The gender club has made me bold. Because of the gender club I am able to stand in front of my colleagues and speak to them.
These are the words of 17 year old Augustine. He has been a member of his school gender club for 2 years, and in that time he has learnt to speak out on a range of topics about sexual health – from contraception to child marriage.
In Sierra Leone, speaking out against things such as unprotected sex, Female Genital Mutilation (FGM) or child marriage is often considered to be shameful, or even an attack of local culture. This is not unique to Sierra Leone – all around the world, women’s health and reproductive rights are taken less seriously, resulting in a lack of awareness and under resourced health services.
Despite this, the school children at St Peter Secondary School have a strong sense of pride at being able to speak out. There is no shame as they recite their knowledge on the pros and cons of different forms of contraception, and encourage others to visit the health centre if they need support. The club even holds a yearly party to celebrate what the students have learnt. Family members and local authorities are invited to come and celebrate with the children, and knowledge is tested in the form of fun quizzes and games.
Teachers like Margaret are the ones leading this incredible change. Working with Health Poverty Action’s staff in Sierra Leone, teachers develop the skills they need to facilitate the gender clubs, and to be role models and mentors to the students they teach. Students at St Peter Secondary School often come to Margaret with health or peer issues to receive confidential support and advice.
Twenty schools have now set up gender clubs across the districts of Karene and Bombali in Sierra Leone. Each gender club is made up of twenty students, ten girls and ten boys, who are selected by the club leader. The aim is to select students from a range of different age groups, academic backgrounds and peer groups, to ensure a representative cross section of children. These knowledgeable spokespeople then spread what they have learnt to their friends, families and communities.
Marian is a member of the St Peter School Gender Club. At just 13 years old, she is confident and outspoken.
This gender club helps us become strong, and teaches us how to speak to our companions about these [sexual health] issues. When I go out and meet my companions, I talk to them and advise them on teenage pregnancy, contraception, and other issues we discuss in the gender club. When I meet with my companions we sit together and discuss. The facilitators have taught us so many things I never knew before.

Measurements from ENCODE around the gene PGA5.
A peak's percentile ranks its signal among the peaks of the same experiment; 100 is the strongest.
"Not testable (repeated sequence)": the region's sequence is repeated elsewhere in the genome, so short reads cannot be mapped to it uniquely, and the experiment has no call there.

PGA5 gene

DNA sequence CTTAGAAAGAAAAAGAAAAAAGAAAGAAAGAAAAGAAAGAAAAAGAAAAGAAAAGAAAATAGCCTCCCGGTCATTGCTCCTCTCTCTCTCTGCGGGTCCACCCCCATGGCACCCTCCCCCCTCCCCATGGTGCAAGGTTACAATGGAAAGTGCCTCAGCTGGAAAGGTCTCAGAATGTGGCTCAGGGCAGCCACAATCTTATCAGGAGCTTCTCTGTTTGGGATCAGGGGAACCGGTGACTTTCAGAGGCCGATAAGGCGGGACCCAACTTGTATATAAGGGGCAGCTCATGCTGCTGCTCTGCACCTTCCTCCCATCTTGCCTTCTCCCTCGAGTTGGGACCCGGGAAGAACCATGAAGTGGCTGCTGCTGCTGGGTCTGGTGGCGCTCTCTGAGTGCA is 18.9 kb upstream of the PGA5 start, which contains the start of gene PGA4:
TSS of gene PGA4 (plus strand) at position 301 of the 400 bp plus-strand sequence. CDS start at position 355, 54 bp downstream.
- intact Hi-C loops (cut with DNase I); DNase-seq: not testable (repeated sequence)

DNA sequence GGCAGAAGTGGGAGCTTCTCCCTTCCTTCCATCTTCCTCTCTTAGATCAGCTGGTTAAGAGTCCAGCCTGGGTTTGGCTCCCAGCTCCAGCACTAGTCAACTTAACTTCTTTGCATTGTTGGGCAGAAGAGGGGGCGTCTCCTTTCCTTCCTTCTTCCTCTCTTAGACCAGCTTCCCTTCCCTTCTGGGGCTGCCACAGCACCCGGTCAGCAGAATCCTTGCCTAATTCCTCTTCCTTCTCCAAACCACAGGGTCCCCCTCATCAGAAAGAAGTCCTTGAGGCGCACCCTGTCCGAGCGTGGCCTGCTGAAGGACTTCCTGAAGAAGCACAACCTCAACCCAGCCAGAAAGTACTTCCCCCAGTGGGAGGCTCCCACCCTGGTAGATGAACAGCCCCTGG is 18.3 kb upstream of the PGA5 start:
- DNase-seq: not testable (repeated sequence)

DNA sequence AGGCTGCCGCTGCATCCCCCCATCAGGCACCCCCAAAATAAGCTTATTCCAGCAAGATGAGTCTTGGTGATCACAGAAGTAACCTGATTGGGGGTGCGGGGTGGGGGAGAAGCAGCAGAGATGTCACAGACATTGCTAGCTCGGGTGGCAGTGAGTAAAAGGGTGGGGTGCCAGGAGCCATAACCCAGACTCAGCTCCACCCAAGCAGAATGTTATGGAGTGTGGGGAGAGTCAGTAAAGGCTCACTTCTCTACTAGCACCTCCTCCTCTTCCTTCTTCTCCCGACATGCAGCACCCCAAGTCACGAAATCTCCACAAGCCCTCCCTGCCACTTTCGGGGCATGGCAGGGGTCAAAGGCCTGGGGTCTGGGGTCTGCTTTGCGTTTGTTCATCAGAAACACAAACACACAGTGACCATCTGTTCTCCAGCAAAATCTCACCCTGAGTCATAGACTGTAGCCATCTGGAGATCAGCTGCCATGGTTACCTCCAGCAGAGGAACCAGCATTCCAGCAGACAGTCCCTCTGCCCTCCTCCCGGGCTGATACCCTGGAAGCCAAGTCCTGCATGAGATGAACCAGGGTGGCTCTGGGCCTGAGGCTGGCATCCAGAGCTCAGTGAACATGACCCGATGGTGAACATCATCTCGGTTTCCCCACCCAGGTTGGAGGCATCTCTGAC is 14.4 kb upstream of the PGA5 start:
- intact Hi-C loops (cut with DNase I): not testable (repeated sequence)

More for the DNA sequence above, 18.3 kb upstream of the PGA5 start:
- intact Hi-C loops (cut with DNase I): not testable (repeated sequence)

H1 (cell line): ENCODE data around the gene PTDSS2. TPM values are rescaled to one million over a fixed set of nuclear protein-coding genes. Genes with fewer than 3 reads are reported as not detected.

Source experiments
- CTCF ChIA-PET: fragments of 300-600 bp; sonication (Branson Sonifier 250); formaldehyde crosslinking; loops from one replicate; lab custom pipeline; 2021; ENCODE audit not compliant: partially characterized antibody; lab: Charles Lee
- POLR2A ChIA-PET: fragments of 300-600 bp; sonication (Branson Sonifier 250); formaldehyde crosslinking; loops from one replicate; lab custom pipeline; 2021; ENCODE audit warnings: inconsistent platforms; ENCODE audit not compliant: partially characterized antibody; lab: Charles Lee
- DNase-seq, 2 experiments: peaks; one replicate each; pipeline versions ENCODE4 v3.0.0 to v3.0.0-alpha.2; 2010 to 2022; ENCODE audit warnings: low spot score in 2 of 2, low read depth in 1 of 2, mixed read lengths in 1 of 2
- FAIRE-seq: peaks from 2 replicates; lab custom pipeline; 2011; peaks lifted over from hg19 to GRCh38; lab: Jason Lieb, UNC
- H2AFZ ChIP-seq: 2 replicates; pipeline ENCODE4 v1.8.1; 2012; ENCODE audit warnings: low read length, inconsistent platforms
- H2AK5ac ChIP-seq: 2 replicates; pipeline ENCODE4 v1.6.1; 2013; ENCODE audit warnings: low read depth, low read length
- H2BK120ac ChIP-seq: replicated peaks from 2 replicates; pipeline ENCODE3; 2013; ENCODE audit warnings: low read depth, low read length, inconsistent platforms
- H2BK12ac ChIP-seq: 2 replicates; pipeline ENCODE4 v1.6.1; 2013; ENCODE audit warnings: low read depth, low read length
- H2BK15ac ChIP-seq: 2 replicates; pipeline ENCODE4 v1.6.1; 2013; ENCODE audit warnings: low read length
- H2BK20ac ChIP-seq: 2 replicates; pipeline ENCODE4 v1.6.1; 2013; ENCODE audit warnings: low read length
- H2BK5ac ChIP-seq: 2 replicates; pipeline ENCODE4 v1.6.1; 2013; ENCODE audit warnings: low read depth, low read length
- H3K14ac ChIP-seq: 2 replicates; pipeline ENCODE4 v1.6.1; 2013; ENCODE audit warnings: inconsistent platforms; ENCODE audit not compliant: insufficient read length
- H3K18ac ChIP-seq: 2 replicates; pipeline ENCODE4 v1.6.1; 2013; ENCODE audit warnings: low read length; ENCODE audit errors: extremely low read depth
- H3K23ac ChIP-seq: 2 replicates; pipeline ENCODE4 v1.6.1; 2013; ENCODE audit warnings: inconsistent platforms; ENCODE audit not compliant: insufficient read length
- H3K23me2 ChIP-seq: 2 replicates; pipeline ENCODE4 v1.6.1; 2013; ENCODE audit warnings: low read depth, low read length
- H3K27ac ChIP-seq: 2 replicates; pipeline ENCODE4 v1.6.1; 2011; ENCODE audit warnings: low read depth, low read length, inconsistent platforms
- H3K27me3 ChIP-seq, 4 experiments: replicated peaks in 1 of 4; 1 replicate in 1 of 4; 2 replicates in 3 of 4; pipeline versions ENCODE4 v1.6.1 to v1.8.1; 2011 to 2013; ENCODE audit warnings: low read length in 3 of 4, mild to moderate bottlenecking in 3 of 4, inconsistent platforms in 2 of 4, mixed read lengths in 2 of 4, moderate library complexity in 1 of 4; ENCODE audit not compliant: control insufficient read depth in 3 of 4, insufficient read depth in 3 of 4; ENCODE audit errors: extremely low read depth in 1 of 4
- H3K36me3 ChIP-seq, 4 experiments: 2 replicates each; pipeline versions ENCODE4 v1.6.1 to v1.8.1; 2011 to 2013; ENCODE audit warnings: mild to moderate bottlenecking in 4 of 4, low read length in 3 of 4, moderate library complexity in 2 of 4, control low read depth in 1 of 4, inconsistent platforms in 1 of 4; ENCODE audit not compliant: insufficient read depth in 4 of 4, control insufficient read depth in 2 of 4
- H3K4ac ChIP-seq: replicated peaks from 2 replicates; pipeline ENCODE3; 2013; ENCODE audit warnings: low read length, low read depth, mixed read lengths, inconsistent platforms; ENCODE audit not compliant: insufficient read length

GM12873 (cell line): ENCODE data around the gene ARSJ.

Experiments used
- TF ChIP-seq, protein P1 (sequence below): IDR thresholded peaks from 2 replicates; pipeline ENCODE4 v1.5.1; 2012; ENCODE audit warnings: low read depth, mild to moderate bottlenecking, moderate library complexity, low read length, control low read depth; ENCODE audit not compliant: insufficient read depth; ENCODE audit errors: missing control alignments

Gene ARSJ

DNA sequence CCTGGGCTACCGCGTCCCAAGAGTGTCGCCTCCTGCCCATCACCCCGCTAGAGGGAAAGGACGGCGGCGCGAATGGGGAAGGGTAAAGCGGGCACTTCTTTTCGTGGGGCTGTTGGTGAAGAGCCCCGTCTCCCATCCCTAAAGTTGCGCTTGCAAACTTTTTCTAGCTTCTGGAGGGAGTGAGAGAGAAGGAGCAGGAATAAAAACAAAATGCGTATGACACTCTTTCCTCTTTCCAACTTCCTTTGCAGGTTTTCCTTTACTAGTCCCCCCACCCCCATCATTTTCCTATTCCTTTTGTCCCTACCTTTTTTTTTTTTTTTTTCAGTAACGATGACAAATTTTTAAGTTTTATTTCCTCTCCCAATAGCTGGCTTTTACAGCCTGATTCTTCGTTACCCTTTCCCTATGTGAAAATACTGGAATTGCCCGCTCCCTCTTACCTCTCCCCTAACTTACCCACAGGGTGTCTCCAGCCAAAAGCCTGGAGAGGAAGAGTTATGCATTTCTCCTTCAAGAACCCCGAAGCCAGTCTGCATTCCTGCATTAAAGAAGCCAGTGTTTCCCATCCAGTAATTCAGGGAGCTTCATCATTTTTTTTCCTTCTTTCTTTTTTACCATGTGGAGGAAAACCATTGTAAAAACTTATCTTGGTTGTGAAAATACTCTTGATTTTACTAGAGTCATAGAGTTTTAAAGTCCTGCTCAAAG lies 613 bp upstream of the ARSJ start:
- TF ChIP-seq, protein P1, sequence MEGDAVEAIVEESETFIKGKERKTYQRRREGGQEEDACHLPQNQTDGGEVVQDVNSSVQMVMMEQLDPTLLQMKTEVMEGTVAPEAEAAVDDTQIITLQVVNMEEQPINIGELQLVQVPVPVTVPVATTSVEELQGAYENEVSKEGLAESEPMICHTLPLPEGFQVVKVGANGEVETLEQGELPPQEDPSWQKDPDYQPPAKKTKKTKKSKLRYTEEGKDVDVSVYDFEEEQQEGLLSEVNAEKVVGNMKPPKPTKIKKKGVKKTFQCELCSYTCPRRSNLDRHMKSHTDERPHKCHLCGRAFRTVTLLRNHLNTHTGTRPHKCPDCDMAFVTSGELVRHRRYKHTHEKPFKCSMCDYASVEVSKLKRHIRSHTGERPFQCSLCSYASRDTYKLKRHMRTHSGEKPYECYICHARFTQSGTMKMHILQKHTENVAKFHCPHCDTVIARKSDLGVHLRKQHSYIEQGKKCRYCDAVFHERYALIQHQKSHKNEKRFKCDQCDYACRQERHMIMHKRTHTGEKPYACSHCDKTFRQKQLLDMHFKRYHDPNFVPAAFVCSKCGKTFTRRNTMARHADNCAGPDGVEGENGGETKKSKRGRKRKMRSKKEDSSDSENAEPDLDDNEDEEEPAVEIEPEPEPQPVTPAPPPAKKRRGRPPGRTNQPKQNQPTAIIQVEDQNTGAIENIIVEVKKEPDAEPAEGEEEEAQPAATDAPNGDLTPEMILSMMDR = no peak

Students in the gender club are also encouraged to speak at whole school assemblies. They take it in turns to pick one sexual health topic to teach their peers about. The topics include sexual and gender based violence, FGM, early marriage, teenage pregnancy, sexually transmitted diseases and unsafe abortion.
This isn’t just spreading knowledge – it is breaking down taboos.
Everyone should have access to the information and resources they need to make reproductive choices freely for themselves, but one of the biggest boundaries to accessing these services is knowledge and trust. This is why we work with remote rural communities to make sure everyone has access to information about their right to health, and the services they are entitled to, spreading knowledge through community drama shows, radio debates, and gender clubs. We also work to build trust between communities and the health staff who serve them, which is particularly important in Sierra Leone, where a recent history of civil war and the Ebola epidemic weakened health services.
The impact on the community has been wide reaching. Club leaders and community members report that teenage pregnancy has fallen since the start of these clubs. There is also a much better awareness of sexual health issues in the community, and a growing confidence in health services. This is contributing to the increased attendance to pre and post-natal check-ups by pregnant women and mothers. Together, this community is helping tackle Sierra Leone’s high maternal, new-born and child mortality rates.
Enthusiastic and skilled young community members are taking charge of their own reproductive health and rights, whilst educating others, and encouraging discussion. Their community advocacy will have a huge impact both now, and for future change.
Article by Sorsha Roberts (Communications Officer at Health Poverty Action) with support from Margaret Kargbo (Lead facilitator of the gender club at St Peter Secondary school in Kamikwie, Sierra Leone). Funding for these school gender clubs, and our other sexual health work in Sierra Leone, has come from Comic Relief and the Big Lottery Fund (BLF).